What I want my family to understand about my OCD
Every day when I wake up, I drape myself in a blue fuzzy robe, pick up a pile of clothes I preset for the day, and brew exactly one cup of coffee; black with two sugars. This is when I turn the TV to the morning news and put my glasses on; not sooner, not later. Once I’ve taken my first few sips of caffeine, I wake my children, prep them for school, and, whether I feel like it or not, complete an exhaustive series of ritualistic tasks to start my day. Some of those things could probably wait (say, when we’re not in a school time rush), but my brain says otherwise. My brain tells me these things can’t wait–they will be done now.
A few years back, I was diagnosed with Obsessive Compulsive Disorder (OCD). The Mayo Clinic says OCD is “characterized by unreasonable thoughts and fears (obsessions) that lead you to do repetitive behaviors (compulsions).” OCD is different than being a perfectionist. It’s a disease that typically centers around a theme such as a fear of dying, abandonment, or even germs. I started to rely on these repetitive behaviors as a coping mechanism, in hopes I’ll feel some sort of peace or safety within my world. Though, because the behaviors don’t actually fix anything outside my immediate thoughts, the relief is minimal and fleeting.
I’m certainly no doctor and it’s different for everyone (and if any of these symptoms sound familiar, please seek professional medical advice), but for me, even when logic says scrubbing the counter for the 50th time won’t change how much I owe on a bill or fix the argument I had with my husband, I will still go through the motions. While some may wash their hands repeatedly or flip the light switch on and off a specific number of times, my tendencies are more general, and geared towards organization and cleanliness. In fact, to an outsider looking in, you might gather I prefer to smell like I just stepped out of the shower at all times, am not a fan of being barefoot or hanging outside too long, and really, really like a clean, organized house.
After all, I’m just taking care of myself and my house by bathing, unloading the dishwasher, vacuuming, or wiping the counters, right? What you don’t see is how many times I do these things through the course of one day, or that all the cans are faced with the labels out, or the carpet can’t possibly get any cleaner, or that my skin is so dry from all the showers, or that in switching the furniture again, I will still feel no relief.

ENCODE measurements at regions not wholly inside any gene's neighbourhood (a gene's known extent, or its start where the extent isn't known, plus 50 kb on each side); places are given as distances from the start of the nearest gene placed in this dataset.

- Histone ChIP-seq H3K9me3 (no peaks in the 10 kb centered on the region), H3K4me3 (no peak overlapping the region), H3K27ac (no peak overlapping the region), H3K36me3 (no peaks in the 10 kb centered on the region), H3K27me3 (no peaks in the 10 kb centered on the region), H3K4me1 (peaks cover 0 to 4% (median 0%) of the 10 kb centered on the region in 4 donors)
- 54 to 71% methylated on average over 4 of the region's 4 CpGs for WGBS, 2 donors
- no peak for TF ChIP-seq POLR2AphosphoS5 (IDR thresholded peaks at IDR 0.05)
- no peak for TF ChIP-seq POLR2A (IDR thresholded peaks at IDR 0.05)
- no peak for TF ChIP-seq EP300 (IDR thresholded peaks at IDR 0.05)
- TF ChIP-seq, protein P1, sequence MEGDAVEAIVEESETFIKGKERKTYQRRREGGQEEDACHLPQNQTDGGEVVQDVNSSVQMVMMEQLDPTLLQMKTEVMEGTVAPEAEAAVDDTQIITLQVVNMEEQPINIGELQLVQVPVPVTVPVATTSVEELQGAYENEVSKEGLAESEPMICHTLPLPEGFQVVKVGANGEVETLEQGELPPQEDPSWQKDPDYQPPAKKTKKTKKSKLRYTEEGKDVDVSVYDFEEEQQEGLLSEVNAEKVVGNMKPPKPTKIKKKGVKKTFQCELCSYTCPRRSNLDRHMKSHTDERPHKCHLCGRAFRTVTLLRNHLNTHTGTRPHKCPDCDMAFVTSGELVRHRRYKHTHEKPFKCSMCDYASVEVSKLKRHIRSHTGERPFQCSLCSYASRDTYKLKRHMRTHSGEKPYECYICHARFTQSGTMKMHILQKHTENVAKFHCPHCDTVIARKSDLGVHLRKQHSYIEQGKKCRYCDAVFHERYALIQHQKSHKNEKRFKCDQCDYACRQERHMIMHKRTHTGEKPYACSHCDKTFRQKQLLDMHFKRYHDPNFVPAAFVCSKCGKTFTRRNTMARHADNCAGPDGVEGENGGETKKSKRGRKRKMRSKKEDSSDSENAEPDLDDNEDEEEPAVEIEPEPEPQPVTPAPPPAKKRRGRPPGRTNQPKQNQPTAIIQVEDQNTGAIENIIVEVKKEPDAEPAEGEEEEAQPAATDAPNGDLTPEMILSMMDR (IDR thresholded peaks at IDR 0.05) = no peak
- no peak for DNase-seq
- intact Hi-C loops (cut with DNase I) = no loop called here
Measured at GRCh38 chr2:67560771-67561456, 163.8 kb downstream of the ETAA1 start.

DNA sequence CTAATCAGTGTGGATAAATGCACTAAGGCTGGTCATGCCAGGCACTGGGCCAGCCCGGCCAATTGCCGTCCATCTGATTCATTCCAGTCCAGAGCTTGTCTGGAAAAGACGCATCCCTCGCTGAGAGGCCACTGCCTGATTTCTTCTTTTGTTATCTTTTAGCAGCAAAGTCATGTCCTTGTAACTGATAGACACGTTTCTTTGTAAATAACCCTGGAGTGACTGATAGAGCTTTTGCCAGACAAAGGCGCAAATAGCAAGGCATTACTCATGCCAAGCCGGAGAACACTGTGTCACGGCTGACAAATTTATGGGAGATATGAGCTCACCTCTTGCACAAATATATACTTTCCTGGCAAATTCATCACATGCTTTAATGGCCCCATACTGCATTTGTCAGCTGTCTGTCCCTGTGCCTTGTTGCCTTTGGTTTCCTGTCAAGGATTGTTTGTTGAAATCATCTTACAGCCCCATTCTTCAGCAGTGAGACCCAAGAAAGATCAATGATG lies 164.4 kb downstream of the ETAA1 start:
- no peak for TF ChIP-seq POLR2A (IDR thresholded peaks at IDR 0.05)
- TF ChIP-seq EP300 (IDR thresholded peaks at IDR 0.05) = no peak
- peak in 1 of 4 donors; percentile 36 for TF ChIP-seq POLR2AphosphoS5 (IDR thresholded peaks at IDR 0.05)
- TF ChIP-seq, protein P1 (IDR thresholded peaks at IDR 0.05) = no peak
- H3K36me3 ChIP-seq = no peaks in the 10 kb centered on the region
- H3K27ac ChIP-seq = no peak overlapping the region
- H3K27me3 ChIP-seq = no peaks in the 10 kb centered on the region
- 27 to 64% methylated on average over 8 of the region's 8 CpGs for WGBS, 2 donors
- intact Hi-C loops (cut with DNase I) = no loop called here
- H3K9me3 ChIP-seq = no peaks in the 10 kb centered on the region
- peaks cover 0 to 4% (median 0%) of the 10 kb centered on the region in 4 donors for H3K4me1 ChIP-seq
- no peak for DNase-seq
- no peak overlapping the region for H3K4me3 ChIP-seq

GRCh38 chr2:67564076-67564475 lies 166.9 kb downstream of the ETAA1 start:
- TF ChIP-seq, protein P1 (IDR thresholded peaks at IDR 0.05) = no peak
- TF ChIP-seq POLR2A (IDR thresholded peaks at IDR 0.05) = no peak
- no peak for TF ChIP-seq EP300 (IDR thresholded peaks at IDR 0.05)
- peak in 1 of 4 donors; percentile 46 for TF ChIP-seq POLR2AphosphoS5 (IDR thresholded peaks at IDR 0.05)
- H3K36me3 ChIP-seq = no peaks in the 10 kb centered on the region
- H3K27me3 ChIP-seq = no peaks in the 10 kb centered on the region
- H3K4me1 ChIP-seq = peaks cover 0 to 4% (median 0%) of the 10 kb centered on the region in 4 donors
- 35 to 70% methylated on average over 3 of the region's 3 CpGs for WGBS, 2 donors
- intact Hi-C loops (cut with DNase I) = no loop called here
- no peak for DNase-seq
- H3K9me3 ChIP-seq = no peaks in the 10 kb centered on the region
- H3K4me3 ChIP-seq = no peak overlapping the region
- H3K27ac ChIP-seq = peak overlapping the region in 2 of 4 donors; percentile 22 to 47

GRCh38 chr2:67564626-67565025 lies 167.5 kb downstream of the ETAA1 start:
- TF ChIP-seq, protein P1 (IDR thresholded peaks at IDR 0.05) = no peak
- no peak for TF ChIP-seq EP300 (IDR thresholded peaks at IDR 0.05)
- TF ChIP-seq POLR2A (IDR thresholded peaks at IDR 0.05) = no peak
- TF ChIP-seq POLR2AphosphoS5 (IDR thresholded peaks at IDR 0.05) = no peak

As far back as elementary school, I had the need to perform certain behaviors or tasks in order to calm my mind. If I didn’t follow through, the repercussions could be anything from a panic attack to stomachaches; migraines to binge eating. When riding in the car, I’d pinch my toes open and shut at the onset of an object (fire hydrant, sidewalk crack, light pole) until my feet cramped. Even at night, I’d wake myself most hours to ensure the mattress cover was still intact or I wouldn’t sleep. TBH, I still do this. The nights I did kind-of sleep, I felt paranoid the doors were never fully locked so I’d get up to check again and again.
I didn’t know then why I did these things, only that I needed to. Ignoring the thoughts meant the rest of my day would be ruined or something bad might happen. Sounds illogical, I know. I still can’t completely explain these feelings and often feel embarrassed and ashamed I have to live in such an isolated, regimented bubble in order to feel like a whole person. And while I don’t have all the answers, I am learning more about myself everyday. So, if you, or someone you know struggles with this, know you’re not alone. And if this is all new territory, here are a few things to understand about those with OCD:
It may take longer to do something so please be patient
I hate being late and yet, there have been many times I spent too long sweeping or scrubbing or organizing until it “felt right.” Yes, I realize I could put most of these things off so not to miss your super important event, but in my experience, skipping or rushing through are anxiety triggers. Not doing these things causes SO much stress, it’s often better to just let me hurry up and finish.
We get frustrated, too
I do realize, from an outsider’s view, my behaviors seem odd, time-consuming, or unnecessary. The continual moving of furniture, the rubbing of knuckles until the skin is raw, the exact same meals at the exact same times every single day? I get it, I do. And believe me – it’s just as exhausting to be inside my head, let alone as a spectator. So while I feel your pain (I’m talking to you, husband), please be compassionate when caught in the eye of my storms.
Change is not easy
Not long ago, my dear husband moved a card table to another part of the house. I wish I could say I took it all in stride but in all honestly, it wrecked me. I think I balled up on the floor and cried for an hour (or more). The thing about OCD is, it’s not about the act itself. It’s about retaining the comfort and stability you feel from the act. So, if I’m used to the card table near the left wall, please don’t move it while I’m away. Surprises are terrifying! Let’s at least discuss first so I can mentally prepare for the weird out-of-body experience I have when things are disrupted.
The truth is, while having OCD might seem confusing or strange, just know, it takes everything in me to appear as though everything is fine even when there’s chaos in my head. So, strangers in line at the coffee shop or passersby at the grocery store, be kind and compassionate to those around you.
The hardest battles fought are the ones you don’t see.
[Image via Shutterstock]